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New legislation seeks to ban microbeads

26 Feb 2014

Courtesy of 5 Gyres

Courtesy of 5 Gyres

In this Michigan Green Law post from December and this post from last July, Arthur mentioned how plastic bits were being found in the Great Lakes and that “microbeads” found in toothpastes and various body washes may be the prime culprit.  Well last week, New York Attorney General Eric Schneiderman and Assemblyman Robert Sweeny introduced the Microbead Free Waters Act, which bans the tiny plastic beads used in facial scrubs, shampoos, body washes and toothpaste.  The legislation comes after high concentrations of small plastic microbeads were found in the Great Lakes last year.

5 Gyres, an organization aimed at reducing plastics pollution (and mentioned in Arthur’s July post), was heavily involved in preparing the legislation.  If the legislation becomes law, it will make New York the first to ban the sale of microplastics in personal care products.  It will be interesting to see if and when other states around the Great Lakes follow suit.

Click here for more on 5 Gyres and the proposed legislation.

LIFX smart bulbs now available

14 Oct 2013


Image: LIFX.Kickstarter

Just over a year ago, I blogged about the LIFX smart bulb, a Kickstarter funded project.  At that time, the project had just been fully funded (in record time) and production on the first batch of bulbs was about to begin.

As you may remember, LIFX is an energy efficient, multi-color LED bulb that can be controlled by a smartphone.   LIFX can also be turned on and off from an existing light switch – just like a regular light bulb – so you won’t be left in the dark (or light) if you lose your smartphone. 

The first batch of bulbs produced went to those who funded the Kickstarter project and the second batch already sold out.  No need to worry, however, as you can pre-order bulbs from the third batch which is expected to ship (and have limited retail availability) in the first quarter of 2014.  The ultimate price?  $89 plus shipping for an individual bulb ($85 each if you purchase 4 or more). 

It is unfortunate that the third batch won’t be ready in time for the holiday season as LIFX would certainly make for an interesting gift.

Another attempt to expand Michigan’s bottle bill

23 Jul 2013

   I admit that I have always been proud of Michigan’s Beverage Container Deposit Law (the “bottle bill”).  When I lived in North Carolina, every time I saw a discarded soda or beer can on the side of the road I would cringe and think about how that wouldn’t happen in Michigan.  Over the years, however, it has been disappointing that the bottle bill hasn’t been expanded to include beverage containers that have become increasingly popular over the last 20 years (e.g., water, juice, sports drink and energy drink containers). 

Michigan’s bottle bill currently covers carbonated and alcoholic beverages that come in any airtight metal, glass, paper, or plastic container (or a combination) under 1 gallon.  In 1988, the law was amended to include wine coolers and canned cocktails, and in 2012, it was amended to specifically exempt frozen pouch drinks. 

The stated purpose of Michigan’s bottle bill is to reduce roadside litter, clean up the environment, and conserve energy and natural resources.    Given this purpose and the fact that beverage containers may negatively impact the Great Lakes, it is unfortunate that every effort to expand the bottle bill (such as this one) to include non-carbonated, non-alcoholic beverage containers has failed.  I was therefore happy to hear that, once again, legislation to expand the bottle bill had been introduced in the Michigan Senate.  The proposed amendment would expand the 10 cent deposit and return on bottles to include noncarbonated water and nonalcoholic carbonated or noncarbonated drinks (with a specific exception for unflavored rice milk, unflavored soymilk, milk and other dairy derived products).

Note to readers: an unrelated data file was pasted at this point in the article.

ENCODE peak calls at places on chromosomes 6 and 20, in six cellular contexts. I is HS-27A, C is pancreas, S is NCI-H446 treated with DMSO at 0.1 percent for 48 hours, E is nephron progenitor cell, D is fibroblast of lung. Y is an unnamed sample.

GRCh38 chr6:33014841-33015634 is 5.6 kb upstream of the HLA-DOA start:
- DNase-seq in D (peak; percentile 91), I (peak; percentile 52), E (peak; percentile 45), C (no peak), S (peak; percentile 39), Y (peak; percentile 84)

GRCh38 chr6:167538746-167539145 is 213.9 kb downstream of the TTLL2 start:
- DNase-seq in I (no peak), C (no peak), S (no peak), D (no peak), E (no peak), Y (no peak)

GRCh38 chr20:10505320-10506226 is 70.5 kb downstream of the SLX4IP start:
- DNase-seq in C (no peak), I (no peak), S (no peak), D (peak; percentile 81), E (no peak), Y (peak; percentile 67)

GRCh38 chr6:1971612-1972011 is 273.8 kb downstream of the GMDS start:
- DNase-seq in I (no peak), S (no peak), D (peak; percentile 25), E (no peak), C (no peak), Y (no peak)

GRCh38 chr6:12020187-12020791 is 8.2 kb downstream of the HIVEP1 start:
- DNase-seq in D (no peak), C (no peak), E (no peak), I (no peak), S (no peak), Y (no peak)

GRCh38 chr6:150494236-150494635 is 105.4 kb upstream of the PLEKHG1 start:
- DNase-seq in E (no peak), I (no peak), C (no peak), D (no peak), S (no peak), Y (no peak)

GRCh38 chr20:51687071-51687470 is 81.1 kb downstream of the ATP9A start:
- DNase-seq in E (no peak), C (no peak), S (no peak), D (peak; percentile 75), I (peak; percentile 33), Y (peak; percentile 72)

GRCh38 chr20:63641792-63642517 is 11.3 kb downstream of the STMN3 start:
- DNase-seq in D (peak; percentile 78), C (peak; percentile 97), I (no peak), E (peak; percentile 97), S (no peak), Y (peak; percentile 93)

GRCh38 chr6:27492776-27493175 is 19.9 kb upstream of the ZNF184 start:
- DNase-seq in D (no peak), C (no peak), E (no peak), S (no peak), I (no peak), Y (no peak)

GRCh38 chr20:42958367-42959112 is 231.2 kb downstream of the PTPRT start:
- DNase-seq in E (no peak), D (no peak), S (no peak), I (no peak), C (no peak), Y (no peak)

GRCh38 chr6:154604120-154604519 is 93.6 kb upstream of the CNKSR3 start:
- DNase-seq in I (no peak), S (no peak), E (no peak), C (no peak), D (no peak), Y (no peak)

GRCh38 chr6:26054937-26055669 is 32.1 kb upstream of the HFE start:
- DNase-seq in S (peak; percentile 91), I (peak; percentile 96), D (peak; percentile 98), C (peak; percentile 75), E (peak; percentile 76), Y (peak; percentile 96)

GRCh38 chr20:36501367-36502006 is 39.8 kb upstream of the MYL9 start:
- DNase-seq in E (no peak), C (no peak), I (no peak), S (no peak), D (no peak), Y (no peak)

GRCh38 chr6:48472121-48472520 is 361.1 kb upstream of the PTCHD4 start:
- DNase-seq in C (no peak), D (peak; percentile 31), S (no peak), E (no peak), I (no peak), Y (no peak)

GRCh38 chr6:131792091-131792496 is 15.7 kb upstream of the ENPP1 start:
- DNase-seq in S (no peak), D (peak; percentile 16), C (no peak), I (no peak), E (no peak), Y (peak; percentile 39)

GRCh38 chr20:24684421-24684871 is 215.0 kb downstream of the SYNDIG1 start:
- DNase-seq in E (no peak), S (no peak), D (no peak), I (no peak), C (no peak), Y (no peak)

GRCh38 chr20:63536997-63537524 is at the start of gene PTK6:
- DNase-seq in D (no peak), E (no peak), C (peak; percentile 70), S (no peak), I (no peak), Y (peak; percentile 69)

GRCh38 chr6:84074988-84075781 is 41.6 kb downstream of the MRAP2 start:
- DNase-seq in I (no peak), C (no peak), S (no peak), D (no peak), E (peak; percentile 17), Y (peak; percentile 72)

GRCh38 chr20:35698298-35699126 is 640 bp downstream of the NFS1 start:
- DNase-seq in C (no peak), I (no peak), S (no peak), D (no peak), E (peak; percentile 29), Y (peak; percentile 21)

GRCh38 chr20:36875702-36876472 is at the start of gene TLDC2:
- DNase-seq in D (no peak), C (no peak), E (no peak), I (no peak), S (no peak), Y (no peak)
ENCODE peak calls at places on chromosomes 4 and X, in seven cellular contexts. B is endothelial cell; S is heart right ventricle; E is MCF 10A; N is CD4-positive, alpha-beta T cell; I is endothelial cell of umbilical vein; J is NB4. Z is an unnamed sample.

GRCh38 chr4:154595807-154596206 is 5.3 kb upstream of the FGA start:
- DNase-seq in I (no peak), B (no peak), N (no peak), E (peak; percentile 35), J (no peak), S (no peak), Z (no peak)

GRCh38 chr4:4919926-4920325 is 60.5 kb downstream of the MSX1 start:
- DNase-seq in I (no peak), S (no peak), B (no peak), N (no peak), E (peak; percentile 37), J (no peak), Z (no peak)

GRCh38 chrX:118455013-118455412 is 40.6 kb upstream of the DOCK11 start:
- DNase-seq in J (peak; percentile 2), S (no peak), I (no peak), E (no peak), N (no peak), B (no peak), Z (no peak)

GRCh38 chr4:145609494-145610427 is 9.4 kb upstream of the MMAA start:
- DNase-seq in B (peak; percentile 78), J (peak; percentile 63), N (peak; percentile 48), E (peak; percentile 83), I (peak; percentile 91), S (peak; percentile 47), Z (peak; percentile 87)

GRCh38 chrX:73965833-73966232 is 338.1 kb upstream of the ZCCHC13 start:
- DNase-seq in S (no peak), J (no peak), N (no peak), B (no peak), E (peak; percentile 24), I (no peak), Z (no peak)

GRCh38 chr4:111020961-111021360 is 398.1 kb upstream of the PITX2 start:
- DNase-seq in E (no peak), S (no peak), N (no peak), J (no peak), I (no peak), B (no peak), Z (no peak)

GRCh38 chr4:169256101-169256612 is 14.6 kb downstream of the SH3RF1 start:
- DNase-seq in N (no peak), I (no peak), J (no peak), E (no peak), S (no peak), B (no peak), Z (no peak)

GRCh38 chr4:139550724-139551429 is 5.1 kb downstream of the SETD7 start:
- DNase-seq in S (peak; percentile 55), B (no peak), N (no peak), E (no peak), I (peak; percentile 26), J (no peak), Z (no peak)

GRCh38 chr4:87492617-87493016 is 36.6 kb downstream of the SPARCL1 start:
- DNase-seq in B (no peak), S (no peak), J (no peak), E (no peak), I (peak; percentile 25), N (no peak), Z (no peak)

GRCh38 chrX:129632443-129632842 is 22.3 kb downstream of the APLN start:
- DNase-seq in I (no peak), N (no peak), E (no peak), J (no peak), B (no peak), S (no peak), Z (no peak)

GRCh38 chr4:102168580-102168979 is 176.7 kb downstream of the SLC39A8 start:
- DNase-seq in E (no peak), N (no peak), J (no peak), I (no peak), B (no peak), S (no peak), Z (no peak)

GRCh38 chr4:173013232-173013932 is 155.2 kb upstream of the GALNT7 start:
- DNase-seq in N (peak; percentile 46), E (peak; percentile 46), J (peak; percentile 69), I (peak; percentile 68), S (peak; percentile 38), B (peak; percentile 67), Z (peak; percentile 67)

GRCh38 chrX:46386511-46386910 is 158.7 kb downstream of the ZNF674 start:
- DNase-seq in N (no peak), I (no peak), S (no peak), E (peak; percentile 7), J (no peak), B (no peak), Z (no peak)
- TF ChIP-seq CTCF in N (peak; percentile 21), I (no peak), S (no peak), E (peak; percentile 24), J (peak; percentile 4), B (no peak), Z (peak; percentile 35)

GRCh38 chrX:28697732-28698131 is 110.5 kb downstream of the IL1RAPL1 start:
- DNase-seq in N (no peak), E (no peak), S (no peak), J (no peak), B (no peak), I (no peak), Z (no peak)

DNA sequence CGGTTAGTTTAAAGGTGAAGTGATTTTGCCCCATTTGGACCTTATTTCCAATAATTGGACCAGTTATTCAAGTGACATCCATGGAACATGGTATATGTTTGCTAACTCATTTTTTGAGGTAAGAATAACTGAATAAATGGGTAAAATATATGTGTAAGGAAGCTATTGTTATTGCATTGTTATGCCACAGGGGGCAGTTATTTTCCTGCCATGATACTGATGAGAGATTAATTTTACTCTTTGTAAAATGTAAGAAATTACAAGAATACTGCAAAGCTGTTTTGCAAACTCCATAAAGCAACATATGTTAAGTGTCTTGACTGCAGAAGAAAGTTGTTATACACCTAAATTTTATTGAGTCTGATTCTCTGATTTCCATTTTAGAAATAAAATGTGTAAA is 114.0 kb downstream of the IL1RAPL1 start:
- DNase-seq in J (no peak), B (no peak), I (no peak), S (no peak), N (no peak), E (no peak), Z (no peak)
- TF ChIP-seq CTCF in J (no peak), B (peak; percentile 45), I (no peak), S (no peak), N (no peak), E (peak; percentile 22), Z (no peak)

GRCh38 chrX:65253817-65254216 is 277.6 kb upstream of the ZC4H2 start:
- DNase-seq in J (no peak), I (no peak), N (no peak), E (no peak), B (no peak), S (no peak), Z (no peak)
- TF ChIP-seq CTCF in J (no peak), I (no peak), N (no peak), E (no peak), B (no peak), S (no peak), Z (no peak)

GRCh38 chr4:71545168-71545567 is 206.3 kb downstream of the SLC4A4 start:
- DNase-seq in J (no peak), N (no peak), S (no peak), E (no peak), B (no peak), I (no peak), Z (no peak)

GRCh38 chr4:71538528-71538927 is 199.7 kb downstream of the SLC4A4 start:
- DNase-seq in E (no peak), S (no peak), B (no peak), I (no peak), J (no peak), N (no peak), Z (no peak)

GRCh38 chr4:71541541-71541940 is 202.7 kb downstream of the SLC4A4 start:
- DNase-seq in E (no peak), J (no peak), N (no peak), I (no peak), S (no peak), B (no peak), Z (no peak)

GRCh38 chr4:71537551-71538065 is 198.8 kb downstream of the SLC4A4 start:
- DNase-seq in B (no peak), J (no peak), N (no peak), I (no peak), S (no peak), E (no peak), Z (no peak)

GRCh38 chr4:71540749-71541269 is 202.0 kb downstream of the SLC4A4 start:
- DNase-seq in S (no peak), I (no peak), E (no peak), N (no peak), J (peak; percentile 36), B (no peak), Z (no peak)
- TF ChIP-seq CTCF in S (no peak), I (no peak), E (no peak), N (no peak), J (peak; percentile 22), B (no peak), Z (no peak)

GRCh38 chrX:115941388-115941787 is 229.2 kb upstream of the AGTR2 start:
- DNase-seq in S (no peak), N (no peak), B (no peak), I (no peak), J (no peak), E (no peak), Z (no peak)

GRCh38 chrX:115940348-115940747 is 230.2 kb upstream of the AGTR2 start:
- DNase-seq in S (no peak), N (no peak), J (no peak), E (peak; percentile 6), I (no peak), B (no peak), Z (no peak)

For an interesting weighing of the pros and cons of bottle deposit programs see this extensive analysis conducted for Maryland by the University of Maryland Environmental Finance Center, in partnership with the Center for Integrative Environmental Research and ECONorthwest.  The report ultimately concludes that if Maryland chose to move in the direction of a deposit program, it should establish the most effective deposit rate (10 cents per container) and that it should cover as may different container types as possible.    

Governor Snyder signs legislation amending Michigan’s wetlands protection law

17 Jul 2013

Ealier this month, Governor Rick Snyder signed into law Senate Bill 163 which, in part, makes changes to the Natural Resources and Environmental Protection Act (NREPA).  The law amends Parts 13 (Permits), 301 (Inland Lakes and Streams), 303 (Wetlands Protection), and 325 (Great Lakes Submerged Lands) of the NREPA.  The changes, which stem mainly from a 2008 audit by the EPA that cited numerous inconsistencies between Michigan law and federal law, include:

  • revisions to the standards used by the Michigan Department of Environmental Quality (MDEQ) to deny a permit – with an extension to any review upholding the Department’s decision;
  • revisions to a number of exceptions to the requirement for a permit under the parts pertaining to wetlands protection and inland lakes and streams, and revisions to the exemptions from regulation for wetlands protection;
  • the elimination of the October 1, 2015 sunset on provisions regarding wetlands protection preapplication meetings;
  • the addition of a rebuttable presumption with regard to feasible and prudent alternatives to developing wetlands not owned by the applicant, and prescription of the conditions that could be considered in determining alternatives;
  • the prescription of factors the MDEQ would have to consider in imposing wetland mitigation requirements; and
  • revisions in the areas of wetland mitigation banking and blueberry farming and production.

The new law also states that Michigan’s delegated responsibility to regulate waters only applies to “Waters of the United States” and “Navigable Waters” under federal law, court decision, or promulgated rule, and that determining whether additional regulation is necessary to protect Michigan waters beyond the scope of federal law is the responsibility of the Michigan legislature.